He says that at a ceremony to hand over a Land Cruiser truck valued over 150m/- to the Sumbawanga District council Strategy to curb HIV/AIDS prevalence in southern regions WAR on HIV/ AIDS: A sign showing that ‘one cares.’ of Rukwa region at a short celebration held here recently.
“Routine viral load tests improve treatment quality and individual health outcomes for people living with HIV… it also contributes to prevention, and potentially reduces resource needs for costly second and third-line HIV medicines,” says Dr Chintowa.
“ For a decade now WRPT, in collaboration with the Ministry of Health and Social Welfare, has been leading a comprehensive HIV and AIDS care and support programme in the southern highlands of Tanzania … it caters for more than 750 health facilities,” he added.
In 2004, a US military HIV research programme (MHRP) began work on HIV prevention, care and treatment services, funded by the President’s Emergency Plan for AIDS Relief (PEPFAR) under the country’s department of state and the Office of Global AIDS Coordinator.
Dr Chintowa also revealed that the vehicle was bought with funds from the US President President’s Emergency Plan for AIDS Relief (PEPFAR). He named Mbeya Re gional Hospital, Mbeya Regional Referral Hospital and Ruvuma Regional Referral Hospital in Songea Town as key centres where the testing apparatus had since been set up.
“Viral load testing and CD4 counts play a key role in the diagnosis of opportunistic infections and managing some aspects of treatment; but people living with HIV – and currently on anti retroviral therapy with routine viral load monitoring -- have better health outcomes than people monitored with CD4 testing alone,” he added.
Further, he revealed that the viral load testing apparatus for Rukwa Regional Referral Hospital had since been acquired, but that it’s installation still awaits expansion works on a special room that will house the facility.
On the vehicle, he said it would play a leading role in the fight against HIV and AIDs and urged the people to turn out for voluntary testing.
He also said the WRP-T project has since set up solar power panels at Dr Atman Hospital here within the municipality as well as at health centres at Muze and Ilemba within the Lake Rukwa basin in Sumbawanga District--each at the cost of over 50m/-.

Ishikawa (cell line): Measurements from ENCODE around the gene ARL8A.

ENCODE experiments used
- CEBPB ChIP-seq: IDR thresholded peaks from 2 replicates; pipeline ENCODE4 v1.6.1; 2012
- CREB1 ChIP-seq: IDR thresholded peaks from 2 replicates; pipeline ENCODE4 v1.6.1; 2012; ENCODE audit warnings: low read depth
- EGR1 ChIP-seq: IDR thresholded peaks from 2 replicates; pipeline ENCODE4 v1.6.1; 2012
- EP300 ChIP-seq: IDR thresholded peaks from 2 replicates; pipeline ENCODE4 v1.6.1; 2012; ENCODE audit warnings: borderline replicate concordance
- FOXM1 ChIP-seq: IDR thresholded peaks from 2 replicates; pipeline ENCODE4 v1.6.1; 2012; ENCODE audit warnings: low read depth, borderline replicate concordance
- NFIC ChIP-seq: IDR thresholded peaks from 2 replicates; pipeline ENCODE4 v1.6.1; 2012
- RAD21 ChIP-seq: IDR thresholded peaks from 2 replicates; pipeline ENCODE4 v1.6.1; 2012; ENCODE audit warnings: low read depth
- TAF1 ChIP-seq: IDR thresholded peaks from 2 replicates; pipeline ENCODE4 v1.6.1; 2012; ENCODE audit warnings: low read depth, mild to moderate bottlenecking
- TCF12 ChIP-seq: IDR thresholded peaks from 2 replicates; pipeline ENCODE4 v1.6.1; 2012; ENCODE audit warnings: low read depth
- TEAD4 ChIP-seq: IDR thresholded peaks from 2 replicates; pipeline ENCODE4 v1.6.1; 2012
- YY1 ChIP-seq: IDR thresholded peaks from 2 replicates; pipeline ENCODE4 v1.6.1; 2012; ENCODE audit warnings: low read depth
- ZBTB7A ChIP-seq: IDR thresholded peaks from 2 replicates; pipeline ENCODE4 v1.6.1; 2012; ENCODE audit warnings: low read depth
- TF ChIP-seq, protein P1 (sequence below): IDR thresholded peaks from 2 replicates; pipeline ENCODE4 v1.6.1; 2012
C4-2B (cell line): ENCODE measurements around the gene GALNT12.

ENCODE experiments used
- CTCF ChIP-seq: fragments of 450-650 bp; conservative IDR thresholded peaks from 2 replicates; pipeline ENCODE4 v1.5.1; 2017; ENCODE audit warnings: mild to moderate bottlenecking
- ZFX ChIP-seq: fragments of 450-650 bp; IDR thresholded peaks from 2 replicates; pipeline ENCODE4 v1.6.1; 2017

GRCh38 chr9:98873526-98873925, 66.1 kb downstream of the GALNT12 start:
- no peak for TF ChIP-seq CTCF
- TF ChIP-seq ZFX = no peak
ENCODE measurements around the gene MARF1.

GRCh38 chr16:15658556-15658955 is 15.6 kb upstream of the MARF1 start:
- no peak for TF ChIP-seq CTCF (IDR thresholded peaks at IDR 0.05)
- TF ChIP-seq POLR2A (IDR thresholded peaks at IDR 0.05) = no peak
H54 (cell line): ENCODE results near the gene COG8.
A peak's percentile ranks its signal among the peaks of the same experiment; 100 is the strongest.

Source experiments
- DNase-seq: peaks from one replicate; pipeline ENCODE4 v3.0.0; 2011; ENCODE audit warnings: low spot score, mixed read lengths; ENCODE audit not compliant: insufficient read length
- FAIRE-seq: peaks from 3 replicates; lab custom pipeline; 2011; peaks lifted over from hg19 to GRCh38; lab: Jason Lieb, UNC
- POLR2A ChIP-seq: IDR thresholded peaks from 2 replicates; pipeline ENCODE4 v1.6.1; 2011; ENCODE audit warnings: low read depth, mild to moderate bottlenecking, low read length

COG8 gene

Rukwa Regional Medical Officer, Dr Boniface Kasululu lauded the WRP move, saying it was timely as reassuring, pledging it would be put to good use. Sumbawanga District council Chairman, Mr Kalolo Ntila has meanwhile directed the acting district executive director, Mr Deogratius Kangu to ensure that the council honours such donation by using them to serve the people.
For people living with HIV who are stable on antiretroviral therapy, World Health Organization (WHO ) no longer recommends routine CD4 monitoring, for several reasons: it is a variable and unstable measure that does not determine care outcomes; it is not applicable to infants or breastfed children; and CD4 counts typically remain stable in people.
“Viral load tests prevent patients being unnecessarily switched to more expensive medicines or left to continue on ineffective therapy that can lead to drug resistance and ultimately death.” Médecins Sans Frontières physician undetectable viral loads.
Some resource-limited countries have drastically reduced CD4 monitoring in favour of increased viral load testing.
For example, South Africa discontinued routine CD4 monitoring for people living with HIV who achieve viral suppression, a shift that is expected to save US$ 68 million between 2013 and 2017.
Cameroon, Kenya, Malawi, Namibia, Swaziland, Thailand and Uganda alsono longer recommend routine CD4 testing, unless viral load testing is unavailable.
Using viral load testing for early infant diagnosis Even though prevention of mother-to-child transmission services have averted 1.2 million HIV infections among infants since the mid-1990s, 220 000 children acquired HIV in 2014.
Because HIV-related infant mortality peaks at two to three months of age, early diagnosis and immediate treatment are imperative to prevent illness and death. For infants born to mothers living with HIV, WHO currently recommends early infant diagnosis with a viral load test four to six weeks after birth.